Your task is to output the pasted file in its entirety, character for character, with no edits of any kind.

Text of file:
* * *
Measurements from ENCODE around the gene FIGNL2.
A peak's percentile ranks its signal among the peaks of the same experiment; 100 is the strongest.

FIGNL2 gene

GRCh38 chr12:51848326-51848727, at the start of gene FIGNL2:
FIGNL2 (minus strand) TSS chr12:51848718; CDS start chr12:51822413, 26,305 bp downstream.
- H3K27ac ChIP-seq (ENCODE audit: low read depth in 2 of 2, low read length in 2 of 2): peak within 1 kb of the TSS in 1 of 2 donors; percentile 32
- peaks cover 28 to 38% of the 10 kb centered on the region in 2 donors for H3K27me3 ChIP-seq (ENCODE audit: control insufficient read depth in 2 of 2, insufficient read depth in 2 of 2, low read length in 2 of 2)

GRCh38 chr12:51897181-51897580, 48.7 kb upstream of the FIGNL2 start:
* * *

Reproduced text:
Measurements from ENCODE around the gene FIGNL2.
A peak's percentile ranks its signal among the peaks of the same experiment; 100 is the strongest.

FIGNL2 gene

GRCh38 chr12:51848326-51848727, at the start of gene FIGNL2:
FIGNL2 (minus strand) TSS chr12:51848718; CDS start chr12:51822413, 26,305 bp downstream.
- H3K27ac ChIP-seq (ENCODE audit: low read depth in 2 of 2, low read length in 2 of 2): peak within 1 kb of the TSS in 1 of 2 donors; percentile 32
- peaks cover 28 to 38% of the 10 kb centered on the region in 2 donors for H3K27me3 ChIP-seq (ENCODE audit: control insufficient read depth in 2 of 2, insufficient read depth in 2 of 2, low read length in 2 of 2)

GRCh38 chr12:51897181-51897580, 48.7 kb upstream of the FIGNL2 start: